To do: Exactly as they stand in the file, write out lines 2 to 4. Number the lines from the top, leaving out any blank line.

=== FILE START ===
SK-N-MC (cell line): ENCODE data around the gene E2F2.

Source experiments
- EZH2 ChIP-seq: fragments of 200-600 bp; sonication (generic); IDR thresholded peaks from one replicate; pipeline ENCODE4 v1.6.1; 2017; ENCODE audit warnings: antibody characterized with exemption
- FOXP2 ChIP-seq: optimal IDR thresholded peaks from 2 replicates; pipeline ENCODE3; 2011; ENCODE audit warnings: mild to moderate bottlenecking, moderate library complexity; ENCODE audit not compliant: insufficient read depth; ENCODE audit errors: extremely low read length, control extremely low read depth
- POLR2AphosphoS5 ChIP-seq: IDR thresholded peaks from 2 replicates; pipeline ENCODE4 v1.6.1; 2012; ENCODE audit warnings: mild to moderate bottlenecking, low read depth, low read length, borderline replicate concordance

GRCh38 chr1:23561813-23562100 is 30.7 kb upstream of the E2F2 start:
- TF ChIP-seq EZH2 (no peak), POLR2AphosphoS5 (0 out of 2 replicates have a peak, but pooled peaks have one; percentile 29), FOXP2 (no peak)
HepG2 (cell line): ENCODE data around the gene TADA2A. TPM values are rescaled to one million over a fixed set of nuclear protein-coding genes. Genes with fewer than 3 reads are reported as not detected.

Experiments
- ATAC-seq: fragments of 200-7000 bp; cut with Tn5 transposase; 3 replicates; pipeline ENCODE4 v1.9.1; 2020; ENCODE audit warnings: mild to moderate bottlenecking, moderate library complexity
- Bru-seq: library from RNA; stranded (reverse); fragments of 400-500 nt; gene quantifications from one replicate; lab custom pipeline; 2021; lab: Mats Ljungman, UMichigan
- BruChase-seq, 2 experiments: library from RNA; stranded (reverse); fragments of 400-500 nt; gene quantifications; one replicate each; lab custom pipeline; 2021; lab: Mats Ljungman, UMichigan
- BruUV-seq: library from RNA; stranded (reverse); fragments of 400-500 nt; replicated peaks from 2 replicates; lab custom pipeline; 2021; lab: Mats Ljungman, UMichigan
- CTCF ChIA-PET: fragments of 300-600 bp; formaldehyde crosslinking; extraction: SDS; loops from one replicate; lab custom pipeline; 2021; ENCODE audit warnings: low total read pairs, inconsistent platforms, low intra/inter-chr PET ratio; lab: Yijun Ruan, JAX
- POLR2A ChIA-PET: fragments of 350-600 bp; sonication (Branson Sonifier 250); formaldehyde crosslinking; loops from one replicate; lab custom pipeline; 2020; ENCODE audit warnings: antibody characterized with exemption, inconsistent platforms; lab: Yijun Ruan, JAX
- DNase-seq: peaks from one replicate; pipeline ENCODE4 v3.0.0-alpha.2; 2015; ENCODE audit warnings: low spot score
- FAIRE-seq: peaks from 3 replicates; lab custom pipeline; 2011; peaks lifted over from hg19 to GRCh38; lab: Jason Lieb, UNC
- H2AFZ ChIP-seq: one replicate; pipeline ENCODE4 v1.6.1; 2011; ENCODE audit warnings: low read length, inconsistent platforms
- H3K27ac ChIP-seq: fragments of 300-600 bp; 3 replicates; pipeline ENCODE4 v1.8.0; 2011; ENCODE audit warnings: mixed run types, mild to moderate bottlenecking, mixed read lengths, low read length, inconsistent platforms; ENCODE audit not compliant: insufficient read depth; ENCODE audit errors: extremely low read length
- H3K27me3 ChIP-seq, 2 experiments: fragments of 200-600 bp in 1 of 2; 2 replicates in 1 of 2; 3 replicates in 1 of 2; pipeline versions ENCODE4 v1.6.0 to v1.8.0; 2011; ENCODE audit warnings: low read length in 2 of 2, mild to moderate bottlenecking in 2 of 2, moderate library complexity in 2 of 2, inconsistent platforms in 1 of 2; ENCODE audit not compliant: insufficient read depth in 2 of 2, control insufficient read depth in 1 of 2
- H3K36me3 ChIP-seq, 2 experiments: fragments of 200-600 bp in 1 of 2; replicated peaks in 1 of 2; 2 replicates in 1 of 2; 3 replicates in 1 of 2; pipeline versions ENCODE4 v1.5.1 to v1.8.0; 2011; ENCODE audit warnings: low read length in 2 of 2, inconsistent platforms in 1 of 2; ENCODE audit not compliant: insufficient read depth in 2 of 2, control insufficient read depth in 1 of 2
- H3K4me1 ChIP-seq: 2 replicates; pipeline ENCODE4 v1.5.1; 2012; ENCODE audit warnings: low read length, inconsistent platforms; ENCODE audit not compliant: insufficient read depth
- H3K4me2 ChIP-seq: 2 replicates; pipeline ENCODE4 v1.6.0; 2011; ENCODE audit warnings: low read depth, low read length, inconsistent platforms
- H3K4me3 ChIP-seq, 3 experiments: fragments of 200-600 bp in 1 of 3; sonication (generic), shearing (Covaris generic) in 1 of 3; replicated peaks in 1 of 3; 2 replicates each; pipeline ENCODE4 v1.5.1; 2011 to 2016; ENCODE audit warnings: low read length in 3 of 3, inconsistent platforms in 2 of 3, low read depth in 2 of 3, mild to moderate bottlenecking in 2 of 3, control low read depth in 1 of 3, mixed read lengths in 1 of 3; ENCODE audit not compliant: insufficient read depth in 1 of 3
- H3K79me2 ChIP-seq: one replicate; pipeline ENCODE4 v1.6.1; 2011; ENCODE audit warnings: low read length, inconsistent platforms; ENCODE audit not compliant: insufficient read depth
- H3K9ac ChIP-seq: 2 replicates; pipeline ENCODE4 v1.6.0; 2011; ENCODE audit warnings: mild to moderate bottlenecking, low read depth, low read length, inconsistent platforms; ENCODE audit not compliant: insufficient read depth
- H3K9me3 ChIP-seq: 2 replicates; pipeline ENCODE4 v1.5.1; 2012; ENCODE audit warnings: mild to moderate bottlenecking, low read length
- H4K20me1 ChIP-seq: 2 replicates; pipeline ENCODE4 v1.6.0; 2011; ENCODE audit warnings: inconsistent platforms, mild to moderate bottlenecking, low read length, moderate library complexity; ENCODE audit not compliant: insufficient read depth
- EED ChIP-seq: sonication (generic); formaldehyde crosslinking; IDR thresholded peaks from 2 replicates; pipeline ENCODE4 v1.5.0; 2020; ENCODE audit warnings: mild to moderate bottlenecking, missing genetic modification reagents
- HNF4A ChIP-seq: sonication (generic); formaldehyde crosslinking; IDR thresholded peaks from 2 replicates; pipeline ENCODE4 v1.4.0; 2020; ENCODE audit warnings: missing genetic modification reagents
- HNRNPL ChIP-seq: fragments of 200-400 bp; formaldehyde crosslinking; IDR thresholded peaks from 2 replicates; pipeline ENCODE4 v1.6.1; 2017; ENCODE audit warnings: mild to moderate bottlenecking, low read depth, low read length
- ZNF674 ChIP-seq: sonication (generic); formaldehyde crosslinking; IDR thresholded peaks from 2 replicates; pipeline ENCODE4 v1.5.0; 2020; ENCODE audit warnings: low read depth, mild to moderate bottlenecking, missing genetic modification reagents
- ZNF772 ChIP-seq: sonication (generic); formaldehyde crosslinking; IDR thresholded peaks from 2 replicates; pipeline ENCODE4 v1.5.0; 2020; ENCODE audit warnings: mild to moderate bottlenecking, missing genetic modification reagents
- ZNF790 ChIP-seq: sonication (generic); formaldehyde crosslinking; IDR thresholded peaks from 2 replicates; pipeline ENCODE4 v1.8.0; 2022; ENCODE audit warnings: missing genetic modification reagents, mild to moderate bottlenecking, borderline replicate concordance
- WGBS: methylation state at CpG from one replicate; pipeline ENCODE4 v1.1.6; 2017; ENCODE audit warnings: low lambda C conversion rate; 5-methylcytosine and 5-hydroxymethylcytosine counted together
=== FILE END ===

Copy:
Source experiments
- EZH2 ChIP-seq: fragments of 200-600 bp; sonication (generic); IDR thresholded peaks from one replicate; pipeline ENCODE4 v1.6.1; 2017; ENCODE audit warnings: antibody characterized with exemption
- FOXP2 ChIP-seq: optimal IDR thresholded peaks from 2 replicates; pipeline ENCODE3; 2011; ENCODE audit warnings: mild to moderate bottlenecking, moderate library complexity; ENCODE audit not compliant: insufficient read depth; ENCODE audit errors: extremely low read length, control extremely low read depth